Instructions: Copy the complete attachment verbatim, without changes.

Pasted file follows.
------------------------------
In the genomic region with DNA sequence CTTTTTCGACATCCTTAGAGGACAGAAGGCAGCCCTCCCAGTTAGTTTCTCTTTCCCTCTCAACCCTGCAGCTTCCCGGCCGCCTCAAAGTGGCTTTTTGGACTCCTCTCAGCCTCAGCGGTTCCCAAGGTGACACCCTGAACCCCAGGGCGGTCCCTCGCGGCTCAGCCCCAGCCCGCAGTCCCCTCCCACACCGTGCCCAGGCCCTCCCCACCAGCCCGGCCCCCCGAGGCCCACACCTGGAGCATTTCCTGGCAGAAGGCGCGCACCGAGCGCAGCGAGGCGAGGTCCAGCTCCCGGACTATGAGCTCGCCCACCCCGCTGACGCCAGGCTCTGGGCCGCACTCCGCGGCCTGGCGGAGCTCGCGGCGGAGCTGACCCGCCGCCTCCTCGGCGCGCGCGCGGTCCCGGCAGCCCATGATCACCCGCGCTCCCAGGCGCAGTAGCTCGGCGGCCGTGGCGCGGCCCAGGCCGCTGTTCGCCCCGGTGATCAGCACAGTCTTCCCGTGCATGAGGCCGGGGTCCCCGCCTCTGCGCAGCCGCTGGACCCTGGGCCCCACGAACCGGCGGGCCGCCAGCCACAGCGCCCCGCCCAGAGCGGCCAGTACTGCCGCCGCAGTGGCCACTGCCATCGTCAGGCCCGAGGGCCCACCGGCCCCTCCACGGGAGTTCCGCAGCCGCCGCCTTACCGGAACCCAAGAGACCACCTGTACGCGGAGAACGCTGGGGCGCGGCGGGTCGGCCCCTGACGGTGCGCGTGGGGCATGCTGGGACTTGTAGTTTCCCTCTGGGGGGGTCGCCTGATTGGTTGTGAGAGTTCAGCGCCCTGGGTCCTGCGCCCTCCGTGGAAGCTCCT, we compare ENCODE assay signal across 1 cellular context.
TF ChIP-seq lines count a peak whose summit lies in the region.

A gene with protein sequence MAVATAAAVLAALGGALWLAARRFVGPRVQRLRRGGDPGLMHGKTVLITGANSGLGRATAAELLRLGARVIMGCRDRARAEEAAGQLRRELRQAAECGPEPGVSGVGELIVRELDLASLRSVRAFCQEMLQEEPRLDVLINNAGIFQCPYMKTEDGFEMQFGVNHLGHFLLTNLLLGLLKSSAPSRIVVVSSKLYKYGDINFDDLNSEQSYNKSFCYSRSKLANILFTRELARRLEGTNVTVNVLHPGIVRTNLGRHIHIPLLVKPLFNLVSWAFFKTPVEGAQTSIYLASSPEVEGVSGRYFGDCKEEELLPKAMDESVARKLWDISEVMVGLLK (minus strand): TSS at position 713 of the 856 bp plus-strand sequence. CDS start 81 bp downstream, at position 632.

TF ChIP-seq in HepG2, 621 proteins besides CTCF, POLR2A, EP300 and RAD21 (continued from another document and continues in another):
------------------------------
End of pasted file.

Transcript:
In the genomic region with DNA sequence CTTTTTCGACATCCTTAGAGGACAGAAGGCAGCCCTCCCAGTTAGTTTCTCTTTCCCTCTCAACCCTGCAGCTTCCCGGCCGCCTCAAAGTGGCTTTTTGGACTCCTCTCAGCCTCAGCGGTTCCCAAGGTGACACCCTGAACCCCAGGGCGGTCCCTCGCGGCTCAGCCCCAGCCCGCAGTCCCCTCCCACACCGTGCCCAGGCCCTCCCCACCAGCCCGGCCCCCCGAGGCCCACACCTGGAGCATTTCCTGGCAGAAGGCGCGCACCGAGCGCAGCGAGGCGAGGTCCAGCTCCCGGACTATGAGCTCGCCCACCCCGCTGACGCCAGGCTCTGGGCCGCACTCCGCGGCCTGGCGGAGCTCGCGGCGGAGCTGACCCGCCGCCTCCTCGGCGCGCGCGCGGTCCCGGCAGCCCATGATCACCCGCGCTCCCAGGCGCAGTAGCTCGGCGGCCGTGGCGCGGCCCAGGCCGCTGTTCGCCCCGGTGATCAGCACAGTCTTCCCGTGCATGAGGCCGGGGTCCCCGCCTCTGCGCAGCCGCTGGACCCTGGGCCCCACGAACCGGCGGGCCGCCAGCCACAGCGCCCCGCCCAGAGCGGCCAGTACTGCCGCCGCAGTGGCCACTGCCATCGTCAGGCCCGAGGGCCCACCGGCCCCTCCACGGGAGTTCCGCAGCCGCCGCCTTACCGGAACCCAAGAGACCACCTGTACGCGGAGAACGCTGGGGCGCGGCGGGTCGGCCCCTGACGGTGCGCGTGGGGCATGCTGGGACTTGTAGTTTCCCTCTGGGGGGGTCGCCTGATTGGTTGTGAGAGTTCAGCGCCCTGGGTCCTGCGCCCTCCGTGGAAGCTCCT, we compare ENCODE assay signal across 1 cellular context.
TF ChIP-seq lines count a peak whose summit lies in the region.

A gene with protein sequence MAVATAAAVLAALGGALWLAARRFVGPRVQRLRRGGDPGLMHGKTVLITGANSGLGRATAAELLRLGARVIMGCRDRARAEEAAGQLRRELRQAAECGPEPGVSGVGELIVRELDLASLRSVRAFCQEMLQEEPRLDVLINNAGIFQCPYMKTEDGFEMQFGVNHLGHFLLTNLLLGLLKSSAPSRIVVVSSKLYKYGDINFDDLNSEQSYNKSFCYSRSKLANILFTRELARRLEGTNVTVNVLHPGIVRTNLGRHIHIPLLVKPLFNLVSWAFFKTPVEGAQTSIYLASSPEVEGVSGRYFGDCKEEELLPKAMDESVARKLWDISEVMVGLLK (minus strand): TSS at position 713 of the 856 bp plus-strand sequence. CDS start 81 bp downstream, at position 632.

TF ChIP-seq in HepG2, 621 proteins besides CTCF, POLR2A, EP300 and RAD21 (continued from another document and continues in another):